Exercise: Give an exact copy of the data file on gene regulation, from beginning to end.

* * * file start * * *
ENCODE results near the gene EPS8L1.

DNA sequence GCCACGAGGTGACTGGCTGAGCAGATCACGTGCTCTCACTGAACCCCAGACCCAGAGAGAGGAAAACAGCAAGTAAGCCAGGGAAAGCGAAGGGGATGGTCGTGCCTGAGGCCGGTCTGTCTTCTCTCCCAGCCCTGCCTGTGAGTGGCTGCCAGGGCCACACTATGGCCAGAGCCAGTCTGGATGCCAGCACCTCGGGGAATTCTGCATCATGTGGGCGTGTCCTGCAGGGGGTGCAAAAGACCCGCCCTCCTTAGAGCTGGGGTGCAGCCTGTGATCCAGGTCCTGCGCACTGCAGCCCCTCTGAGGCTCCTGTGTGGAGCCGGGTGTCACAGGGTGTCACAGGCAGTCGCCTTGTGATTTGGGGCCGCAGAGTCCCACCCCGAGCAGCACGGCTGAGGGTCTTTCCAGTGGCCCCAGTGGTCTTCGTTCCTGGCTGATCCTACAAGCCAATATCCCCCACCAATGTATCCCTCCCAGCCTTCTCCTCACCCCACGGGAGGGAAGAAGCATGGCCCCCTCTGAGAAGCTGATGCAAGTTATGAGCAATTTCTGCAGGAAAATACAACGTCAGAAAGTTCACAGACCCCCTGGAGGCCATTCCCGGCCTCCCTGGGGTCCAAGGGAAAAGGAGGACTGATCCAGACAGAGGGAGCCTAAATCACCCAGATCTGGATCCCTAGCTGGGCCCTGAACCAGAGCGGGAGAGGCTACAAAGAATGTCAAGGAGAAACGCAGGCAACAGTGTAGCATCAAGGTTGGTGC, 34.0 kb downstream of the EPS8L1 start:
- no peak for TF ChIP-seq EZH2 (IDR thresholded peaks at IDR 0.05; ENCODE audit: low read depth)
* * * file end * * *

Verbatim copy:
ENCODE results near the gene EPS8L1.

DNA sequence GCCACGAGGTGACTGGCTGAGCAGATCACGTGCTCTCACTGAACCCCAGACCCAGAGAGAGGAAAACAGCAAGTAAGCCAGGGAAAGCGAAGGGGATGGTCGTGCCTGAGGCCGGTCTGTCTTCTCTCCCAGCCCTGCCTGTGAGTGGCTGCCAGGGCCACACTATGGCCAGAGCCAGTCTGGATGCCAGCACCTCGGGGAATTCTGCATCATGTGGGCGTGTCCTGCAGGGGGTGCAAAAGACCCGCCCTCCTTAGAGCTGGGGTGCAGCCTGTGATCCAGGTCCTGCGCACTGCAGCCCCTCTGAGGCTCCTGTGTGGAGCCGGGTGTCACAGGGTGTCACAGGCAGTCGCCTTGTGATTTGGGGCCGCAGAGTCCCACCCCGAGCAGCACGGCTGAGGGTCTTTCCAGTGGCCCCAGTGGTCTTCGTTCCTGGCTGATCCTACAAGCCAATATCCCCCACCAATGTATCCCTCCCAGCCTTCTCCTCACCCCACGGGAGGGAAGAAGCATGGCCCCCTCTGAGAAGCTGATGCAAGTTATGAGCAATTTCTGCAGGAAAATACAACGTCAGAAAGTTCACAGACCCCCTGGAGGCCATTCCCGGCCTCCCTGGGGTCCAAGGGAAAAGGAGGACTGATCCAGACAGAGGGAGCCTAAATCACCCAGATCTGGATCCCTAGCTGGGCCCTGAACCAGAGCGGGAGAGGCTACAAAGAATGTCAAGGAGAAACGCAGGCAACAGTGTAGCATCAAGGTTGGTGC, 34.0 kb downstream of the EPS8L1 start:
- no peak for TF ChIP-seq EZH2 (IDR thresholded peaks at IDR 0.05; ENCODE audit: low read depth)